With that said, here is a list of common health conditions and how to properly dispose of the carcass based on the condition.
Natural Conditions and Trauma
A wide range of natural conditions and trauma can cause poultry deaths. Impacted or sour crop, vent gleet, heart attack, egg bound, internal cancer, injuries, and predator attacks are all common issues.
Under these circumstances, burying the carcass is a safe option. Keep in mind: laws in many counties and cities prohibit the burial of any livestock. If this is the case, consider incineration by a local livestock veterinarian or disposal through landfills.
Parasite, Mites, and Lice Overload
Chicken deaths due to internal parasites, mites, or lice overload should not be taken lightly. When a dead bird is not disposed of properly, these parasites may transfer from one host to the next. Because the risk is high, it is best to burn the poultry immediately or take the bird to an offsite location to be incinerated.
The most common worm overload consists of roundworms, gape worms, and coccidia. Chickens are curious omnivores. They will consume anything and everything if given the chance, including a bird infected with worms.
Respiratory Conditions (including Mycoplasma gallisepticum)
Common poultry respiratory issues spread like wildfire, infecting each member of the flock as well as wild birds. When the issue is not dealt with properly, death can occur.
Mycoplasma gallisepticum (MG) is an incurable respiratory condition. The conditions can be managed; however, the bacteria remain in a chicken’s body for the lifetime of the bird and can transfer to an embryo, making the unhatched chick a possible carrier. It is important to understand that a carrier carries MG for its lifetime and bacteria sits dormant until a weak immune system awakens it.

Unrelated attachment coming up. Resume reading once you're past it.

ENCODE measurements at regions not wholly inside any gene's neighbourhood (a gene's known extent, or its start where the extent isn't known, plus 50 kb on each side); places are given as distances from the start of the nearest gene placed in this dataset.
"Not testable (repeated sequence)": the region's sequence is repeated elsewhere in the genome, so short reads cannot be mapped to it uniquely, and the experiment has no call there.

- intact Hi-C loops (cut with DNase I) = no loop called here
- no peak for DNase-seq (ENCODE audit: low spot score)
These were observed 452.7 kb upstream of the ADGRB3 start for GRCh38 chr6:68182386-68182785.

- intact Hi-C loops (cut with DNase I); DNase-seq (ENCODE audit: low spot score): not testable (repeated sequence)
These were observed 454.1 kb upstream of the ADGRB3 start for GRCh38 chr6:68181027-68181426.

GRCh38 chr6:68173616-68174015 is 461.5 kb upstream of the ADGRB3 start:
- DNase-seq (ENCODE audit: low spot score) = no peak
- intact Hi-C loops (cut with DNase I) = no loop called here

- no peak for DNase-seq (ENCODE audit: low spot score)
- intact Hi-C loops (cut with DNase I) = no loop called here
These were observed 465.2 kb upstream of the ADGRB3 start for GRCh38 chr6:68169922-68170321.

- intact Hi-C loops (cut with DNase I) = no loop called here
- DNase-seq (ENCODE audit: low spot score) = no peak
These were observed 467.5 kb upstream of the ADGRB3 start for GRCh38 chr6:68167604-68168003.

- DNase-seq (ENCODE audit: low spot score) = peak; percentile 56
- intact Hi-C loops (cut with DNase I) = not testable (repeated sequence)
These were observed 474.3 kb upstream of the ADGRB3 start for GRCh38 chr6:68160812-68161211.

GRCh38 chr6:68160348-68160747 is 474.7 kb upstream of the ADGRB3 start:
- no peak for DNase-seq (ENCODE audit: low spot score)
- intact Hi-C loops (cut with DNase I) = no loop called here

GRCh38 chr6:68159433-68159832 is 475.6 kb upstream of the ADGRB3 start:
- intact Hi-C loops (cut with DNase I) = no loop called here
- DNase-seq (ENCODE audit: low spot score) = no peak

Because poultry can become infected by pecking at infectious secretions found in the eyes, nostrils, and on feathers, it is best to immediately burn or take dead birds to be incinerated. Keep in mind: the incineration fee is based per bird, making it expensive for those who have a large flock.
Avian Influenza (type A virus | HPAI)
There are two strains of the A virus, with the most deadly being the HPAI strain. Infected birds pass the virus through saliva, feces, and nasal secretions. Birds can also become infected from contaminated surfaces such as roosting bars, nesting boxes, coop floor or walls, feed bowls, and waterers.
Much as with Mycoplasma gallisepticum, burying an infected bird runs the risk that it will be dug up by a predator, hence leaving it exposed to wild birds. A wild bird that consumes dried nasal secretions can become a potential carrier for avian influenza HPAI.
Never dispose of a carcass in a body of water. Organisms that transmit avian influenza can survive underwater, especially cold water.
Disposing of dead poultry is never easy. Learning how to safely handle the remains will minimize the spread of any parasites or bacteria.
Originally published in the June/July 2020 issue of Backyard Poultry and regularly vetted for accuracy.